I imagine Purdue fans were smiling if they found themselves watching the Michigan football team’s matchup with Air Force.

Sure, the seventh-ranked Wolverines won, 29-13, and remained undefeated, but they had to endure another unsettling afternoon. Barely beating a so-called ‘inferior’ opponent doesn’t bode well when three top-10 teams remain on the schedule.

The Big Ten season starts away at Purdue next weekend, and the Boilermakers have plenty of reasons to be optimistic about their chances of upending Michigan.

After all, the Wolverines have been the ones struggling. Their upcoming opponents have not.

Purdue (1-1) handled No. 14 Louisville well on opening weekend, losing by only a touchdown. The week after that, the Boilermakers whooped Ohio, 44-21.

Just up the road, Michigan State is 2-0 with a pair of comfortable wins.

Meanwhile, No. 5 Penn State (2-0) is crushing every team in its path. The Nittany Lions won their first two games by a combined score of 85-14. To be fair, they played Akron and Pittsburgh. To be fair again, Michigan has played Cincinnati and Air Force. Those four teams aren’t much different.

In Madison, the 10th-ranked Badgers (2-0) keep winning as well.

And of course: No. 8 Ohio State (1-1). If Michigan can’t find a solution to its offensive struggles, taking down quarterback J.T. Barrett and the Buckeyes at the end of the season is not going to be easy. The consequences of the Ohio State game might not even matter if the struggles keep repeating.

Nonetheless, amidst all the criticism, the coaches and players have remained positive. They don’t express much concern in front of the media, but in reality, there is concern to be had.

Relying on the defense and special teams isn’t going to get them very far in conference play. The team knows it, too.

“We know (the defense is) top tier, and we know they’re going to do their job,” said junior running back Karan Higdon. “We still got to do our job as an offense. … We got to do our part and not make it as hard on the defense.”

Fixing the mistakes doesn’t fall on one player, either. Criticizing redshirt junior quarterback Wilton Speight would be easy, but it’s really the entire offensive unit that has struggled to produce.

They’re moving the ball downfield well — Speight threw for 169 yards and the team gained 190 yards on the ground — but when they get into a scoring situation, something isn’t clicking.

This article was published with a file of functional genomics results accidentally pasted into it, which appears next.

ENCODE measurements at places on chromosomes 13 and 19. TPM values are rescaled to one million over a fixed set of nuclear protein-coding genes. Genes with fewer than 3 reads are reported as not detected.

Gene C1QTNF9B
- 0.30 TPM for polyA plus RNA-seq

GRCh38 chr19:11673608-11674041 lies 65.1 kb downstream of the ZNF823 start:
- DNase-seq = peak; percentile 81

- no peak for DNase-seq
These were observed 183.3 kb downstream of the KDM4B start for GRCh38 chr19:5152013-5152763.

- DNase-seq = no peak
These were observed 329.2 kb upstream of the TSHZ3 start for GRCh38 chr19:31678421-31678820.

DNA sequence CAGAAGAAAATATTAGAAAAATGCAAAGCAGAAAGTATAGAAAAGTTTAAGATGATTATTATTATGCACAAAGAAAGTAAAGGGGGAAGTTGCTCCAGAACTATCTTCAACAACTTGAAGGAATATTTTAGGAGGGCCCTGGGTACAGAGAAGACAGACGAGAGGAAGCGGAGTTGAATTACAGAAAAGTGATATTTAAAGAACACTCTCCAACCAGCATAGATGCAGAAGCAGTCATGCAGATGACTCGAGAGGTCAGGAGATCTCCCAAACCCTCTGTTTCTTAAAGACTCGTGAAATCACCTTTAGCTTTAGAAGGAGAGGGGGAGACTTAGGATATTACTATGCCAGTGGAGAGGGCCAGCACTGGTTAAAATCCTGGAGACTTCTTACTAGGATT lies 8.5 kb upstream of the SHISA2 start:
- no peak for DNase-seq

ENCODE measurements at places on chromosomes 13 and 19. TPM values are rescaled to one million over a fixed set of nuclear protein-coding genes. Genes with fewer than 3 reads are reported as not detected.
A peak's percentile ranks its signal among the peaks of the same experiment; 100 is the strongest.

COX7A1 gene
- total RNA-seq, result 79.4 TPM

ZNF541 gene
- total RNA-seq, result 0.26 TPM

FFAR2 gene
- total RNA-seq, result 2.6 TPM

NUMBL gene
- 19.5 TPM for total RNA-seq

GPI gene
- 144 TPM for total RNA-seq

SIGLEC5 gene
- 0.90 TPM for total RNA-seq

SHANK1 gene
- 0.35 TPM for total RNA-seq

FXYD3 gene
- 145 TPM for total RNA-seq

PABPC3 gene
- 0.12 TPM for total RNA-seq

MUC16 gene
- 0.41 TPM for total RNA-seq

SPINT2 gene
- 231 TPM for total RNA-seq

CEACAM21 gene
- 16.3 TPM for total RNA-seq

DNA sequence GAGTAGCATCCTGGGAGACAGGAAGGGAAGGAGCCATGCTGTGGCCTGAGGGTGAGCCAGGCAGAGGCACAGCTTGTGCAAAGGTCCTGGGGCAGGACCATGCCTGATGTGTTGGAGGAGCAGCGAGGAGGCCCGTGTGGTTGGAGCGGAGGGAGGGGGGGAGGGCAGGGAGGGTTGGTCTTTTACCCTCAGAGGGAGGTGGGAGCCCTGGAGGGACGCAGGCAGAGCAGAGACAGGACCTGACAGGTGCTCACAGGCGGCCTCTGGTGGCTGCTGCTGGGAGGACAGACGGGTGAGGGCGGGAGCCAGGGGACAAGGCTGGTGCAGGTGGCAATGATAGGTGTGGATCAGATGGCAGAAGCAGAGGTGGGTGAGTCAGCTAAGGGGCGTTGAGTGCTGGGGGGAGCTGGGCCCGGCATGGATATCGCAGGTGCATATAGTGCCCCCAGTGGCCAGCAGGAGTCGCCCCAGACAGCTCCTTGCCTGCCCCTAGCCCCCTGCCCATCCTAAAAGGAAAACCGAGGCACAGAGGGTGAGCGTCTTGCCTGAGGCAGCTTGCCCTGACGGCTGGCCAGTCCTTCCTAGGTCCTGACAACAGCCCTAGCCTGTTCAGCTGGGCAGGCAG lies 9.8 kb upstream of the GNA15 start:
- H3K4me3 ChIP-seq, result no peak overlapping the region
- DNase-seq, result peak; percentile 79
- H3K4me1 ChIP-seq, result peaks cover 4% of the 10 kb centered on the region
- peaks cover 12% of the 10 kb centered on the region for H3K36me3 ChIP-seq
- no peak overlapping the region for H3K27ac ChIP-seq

Michigan didn’t score an offensive touchdown against Air Force until there was a minute left in the game.

It was the same story as last week, the same struggle we saw against Cincinnati. The Wolverines have scored only one touchdown on 10 red zone trips this season.

Air Force handed Michigan chances, too. Two botched punts gave the Wolverines starting field position in Air Force territory, and both of those times Michigan had to settle for field goals.

They were the type of scenarios that a great offense would capitalize on, but Michigan’s wasn’t up to the task.

“If you’ve ever been on a football field, and one side might not be going right, it’s easy to point fingers,” said redshirt junior defensive end Chase Winovich. “Great teams don’t do that, even if something isn’t coming along as much as you like.”

At the end of the day, Michigan came out victorious, and the Wolverines still hold a perfect record. But after beating Florida, it seemed like it would be smooth sailing until a trip to Happy Valley in late October. The real test shouldn’t have started until they played Penn State.

Now it’s clear, the test has already started, and the Wolverines have managed to escape back-to-back scares.

“If one guy makes a hiccup, it can cost the whole offense,” Higdon said.

When an entire offense has the hiccups, though, it could cost Michigan a win.

With the Big Ten season now upon them, we’re about to find out what really happens when the Wolverines get punched in the mouth.

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